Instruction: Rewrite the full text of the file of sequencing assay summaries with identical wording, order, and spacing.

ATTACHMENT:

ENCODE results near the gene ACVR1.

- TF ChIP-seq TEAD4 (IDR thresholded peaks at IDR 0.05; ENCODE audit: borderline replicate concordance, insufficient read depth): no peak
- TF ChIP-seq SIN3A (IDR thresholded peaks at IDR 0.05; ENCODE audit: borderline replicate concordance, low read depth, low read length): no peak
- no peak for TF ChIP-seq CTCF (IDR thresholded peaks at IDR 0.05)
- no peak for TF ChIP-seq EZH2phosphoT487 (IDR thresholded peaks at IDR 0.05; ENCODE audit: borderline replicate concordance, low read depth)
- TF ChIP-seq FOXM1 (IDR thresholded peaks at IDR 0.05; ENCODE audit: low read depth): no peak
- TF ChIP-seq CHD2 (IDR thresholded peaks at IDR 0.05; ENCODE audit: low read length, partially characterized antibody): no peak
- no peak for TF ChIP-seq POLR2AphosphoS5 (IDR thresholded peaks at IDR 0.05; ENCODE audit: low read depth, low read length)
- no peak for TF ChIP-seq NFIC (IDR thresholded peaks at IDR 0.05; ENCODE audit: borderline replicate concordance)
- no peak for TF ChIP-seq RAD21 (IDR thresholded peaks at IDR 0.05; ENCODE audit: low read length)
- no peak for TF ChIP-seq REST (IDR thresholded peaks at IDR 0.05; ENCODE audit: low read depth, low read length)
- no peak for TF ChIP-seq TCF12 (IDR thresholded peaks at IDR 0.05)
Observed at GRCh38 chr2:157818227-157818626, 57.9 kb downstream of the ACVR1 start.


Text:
ENCODE results near the gene ACVR1.

- TF ChIP-seq TEAD4 (IDR thresholded peaks at IDR 0.05; ENCODE audit: borderline replicate concordance, insufficient read depth): no peak
- TF ChIP-seq SIN3A (IDR thresholded peaks at IDR 0.05; ENCODE audit: borderline replicate concordance, low read depth, low read length): no peak
- no peak for TF ChIP-seq CTCF (IDR thresholded peaks at IDR 0.05)
- no peak for TF ChIP-seq EZH2phosphoT487 (IDR thresholded peaks at IDR 0.05; ENCODE audit: borderline replicate concordance, low read depth)
- TF ChIP-seq FOXM1 (IDR thresholded peaks at IDR 0.05; ENCODE audit: low read depth): no peak
- TF ChIP-seq CHD2 (IDR thresholded peaks at IDR 0.05; ENCODE audit: low read length, partially characterized antibody): no peak
- no peak for TF ChIP-seq POLR2AphosphoS5 (IDR thresholded peaks at IDR 0.05; ENCODE audit: low read depth, low read length)
- no peak for TF ChIP-seq NFIC (IDR thresholded peaks at IDR 0.05; ENCODE audit: borderline replicate concordance)
- no peak for TF ChIP-seq RAD21 (IDR thresholded peaks at IDR 0.05; ENCODE audit: low read length)
- no peak for TF ChIP-seq REST (IDR thresholded peaks at IDR 0.05; ENCODE audit: low read depth, low read length)
- no peak for TF ChIP-seq TCF12 (IDR thresholded peaks at IDR 0.05)
Observed at GRCh38 chr2:157818227-157818626, 57.9 kb downstream of the ACVR1 start.